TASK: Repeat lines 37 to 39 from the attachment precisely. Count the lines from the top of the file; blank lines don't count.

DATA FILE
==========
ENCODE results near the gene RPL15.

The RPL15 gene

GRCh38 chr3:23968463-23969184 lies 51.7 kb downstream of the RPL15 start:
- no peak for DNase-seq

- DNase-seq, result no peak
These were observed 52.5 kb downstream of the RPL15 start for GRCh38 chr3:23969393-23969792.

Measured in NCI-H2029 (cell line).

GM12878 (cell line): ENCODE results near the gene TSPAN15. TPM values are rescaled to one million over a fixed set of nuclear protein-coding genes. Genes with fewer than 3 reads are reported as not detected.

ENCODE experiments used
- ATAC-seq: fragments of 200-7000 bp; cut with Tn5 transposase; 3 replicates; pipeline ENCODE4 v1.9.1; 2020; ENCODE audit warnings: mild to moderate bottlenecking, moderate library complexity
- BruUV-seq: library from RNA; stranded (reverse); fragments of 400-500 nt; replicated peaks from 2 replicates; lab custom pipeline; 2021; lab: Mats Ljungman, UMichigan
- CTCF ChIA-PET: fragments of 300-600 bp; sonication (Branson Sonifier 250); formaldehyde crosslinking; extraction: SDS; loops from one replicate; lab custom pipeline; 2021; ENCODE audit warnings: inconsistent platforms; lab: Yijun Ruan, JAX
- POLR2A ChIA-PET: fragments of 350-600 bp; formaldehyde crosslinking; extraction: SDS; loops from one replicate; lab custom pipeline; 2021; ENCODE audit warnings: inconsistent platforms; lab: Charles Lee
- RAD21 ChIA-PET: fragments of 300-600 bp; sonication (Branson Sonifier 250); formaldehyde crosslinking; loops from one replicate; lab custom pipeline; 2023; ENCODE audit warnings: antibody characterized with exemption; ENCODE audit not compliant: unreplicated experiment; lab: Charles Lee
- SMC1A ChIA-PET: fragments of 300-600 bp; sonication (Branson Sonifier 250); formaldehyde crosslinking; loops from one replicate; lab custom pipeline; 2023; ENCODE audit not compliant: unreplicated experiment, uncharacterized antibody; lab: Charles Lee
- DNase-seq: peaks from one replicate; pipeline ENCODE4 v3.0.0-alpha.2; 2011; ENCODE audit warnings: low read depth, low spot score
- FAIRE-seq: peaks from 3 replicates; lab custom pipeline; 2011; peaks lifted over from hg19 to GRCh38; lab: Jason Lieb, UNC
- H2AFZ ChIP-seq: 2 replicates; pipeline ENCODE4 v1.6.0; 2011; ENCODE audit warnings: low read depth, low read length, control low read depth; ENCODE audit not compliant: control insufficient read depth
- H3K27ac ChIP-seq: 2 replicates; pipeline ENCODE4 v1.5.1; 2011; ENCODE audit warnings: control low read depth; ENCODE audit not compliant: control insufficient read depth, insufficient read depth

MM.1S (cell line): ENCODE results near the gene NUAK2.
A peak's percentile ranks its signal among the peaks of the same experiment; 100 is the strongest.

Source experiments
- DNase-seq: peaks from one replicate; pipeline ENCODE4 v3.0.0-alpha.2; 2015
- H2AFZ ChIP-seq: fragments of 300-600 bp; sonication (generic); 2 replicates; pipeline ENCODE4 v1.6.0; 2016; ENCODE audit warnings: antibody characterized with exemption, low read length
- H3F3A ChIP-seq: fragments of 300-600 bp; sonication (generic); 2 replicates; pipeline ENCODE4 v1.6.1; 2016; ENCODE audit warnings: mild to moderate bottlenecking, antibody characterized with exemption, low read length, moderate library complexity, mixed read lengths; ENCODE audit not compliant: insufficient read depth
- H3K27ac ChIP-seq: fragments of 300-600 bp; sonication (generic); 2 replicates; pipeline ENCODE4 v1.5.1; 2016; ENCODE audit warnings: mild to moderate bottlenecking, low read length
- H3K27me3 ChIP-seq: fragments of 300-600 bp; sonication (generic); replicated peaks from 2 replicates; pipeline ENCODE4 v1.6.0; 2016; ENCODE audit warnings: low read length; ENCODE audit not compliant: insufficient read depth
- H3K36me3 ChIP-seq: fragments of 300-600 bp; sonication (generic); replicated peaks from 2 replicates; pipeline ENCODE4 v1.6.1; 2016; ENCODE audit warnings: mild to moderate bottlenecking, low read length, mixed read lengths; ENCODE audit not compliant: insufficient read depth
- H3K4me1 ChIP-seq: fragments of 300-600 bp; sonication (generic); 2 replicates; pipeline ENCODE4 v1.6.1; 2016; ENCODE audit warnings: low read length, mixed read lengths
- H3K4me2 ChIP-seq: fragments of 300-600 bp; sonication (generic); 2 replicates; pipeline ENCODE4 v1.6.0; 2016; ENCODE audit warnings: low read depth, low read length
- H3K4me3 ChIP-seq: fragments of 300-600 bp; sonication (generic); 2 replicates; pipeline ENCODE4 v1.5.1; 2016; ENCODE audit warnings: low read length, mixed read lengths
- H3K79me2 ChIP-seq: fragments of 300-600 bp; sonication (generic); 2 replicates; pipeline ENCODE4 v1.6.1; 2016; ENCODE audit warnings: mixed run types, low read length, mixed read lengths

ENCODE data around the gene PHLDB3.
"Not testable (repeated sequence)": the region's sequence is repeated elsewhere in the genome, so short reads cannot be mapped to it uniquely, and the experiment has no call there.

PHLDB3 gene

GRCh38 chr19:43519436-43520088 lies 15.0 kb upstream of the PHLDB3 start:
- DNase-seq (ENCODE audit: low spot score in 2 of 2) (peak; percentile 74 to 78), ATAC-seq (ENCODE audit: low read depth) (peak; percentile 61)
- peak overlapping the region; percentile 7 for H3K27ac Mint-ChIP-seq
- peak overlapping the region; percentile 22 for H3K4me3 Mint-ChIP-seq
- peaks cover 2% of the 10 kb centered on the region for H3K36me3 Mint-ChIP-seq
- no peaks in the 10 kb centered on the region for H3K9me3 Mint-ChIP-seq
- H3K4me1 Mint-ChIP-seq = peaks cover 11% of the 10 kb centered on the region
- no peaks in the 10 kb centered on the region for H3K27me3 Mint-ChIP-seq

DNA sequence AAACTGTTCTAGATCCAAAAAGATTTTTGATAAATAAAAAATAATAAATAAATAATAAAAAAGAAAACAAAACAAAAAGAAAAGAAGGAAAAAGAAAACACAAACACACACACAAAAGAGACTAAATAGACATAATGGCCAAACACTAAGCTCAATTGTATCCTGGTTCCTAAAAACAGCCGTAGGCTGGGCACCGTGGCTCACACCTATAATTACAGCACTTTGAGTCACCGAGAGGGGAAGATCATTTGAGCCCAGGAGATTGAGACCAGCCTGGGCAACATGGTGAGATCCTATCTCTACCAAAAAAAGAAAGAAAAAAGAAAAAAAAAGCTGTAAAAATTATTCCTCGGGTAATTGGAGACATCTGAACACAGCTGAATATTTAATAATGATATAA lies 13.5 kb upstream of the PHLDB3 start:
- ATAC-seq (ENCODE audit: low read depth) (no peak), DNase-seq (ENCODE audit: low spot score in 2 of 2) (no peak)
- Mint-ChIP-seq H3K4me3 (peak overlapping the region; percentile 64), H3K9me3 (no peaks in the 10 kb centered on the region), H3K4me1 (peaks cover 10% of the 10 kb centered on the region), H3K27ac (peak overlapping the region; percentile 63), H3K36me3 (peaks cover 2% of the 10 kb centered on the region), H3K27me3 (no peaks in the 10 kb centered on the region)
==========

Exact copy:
- DNase-seq (ENCODE audit: low spot score in 2 of 2) (peak; percentile 74 to 78), ATAC-seq (ENCODE audit: low read depth) (peak; percentile 61)
- peak overlapping the region; percentile 7 for H3K27ac Mint-ChIP-seq
- peak overlapping the region; percentile 22 for H3K4me3 Mint-ChIP-seq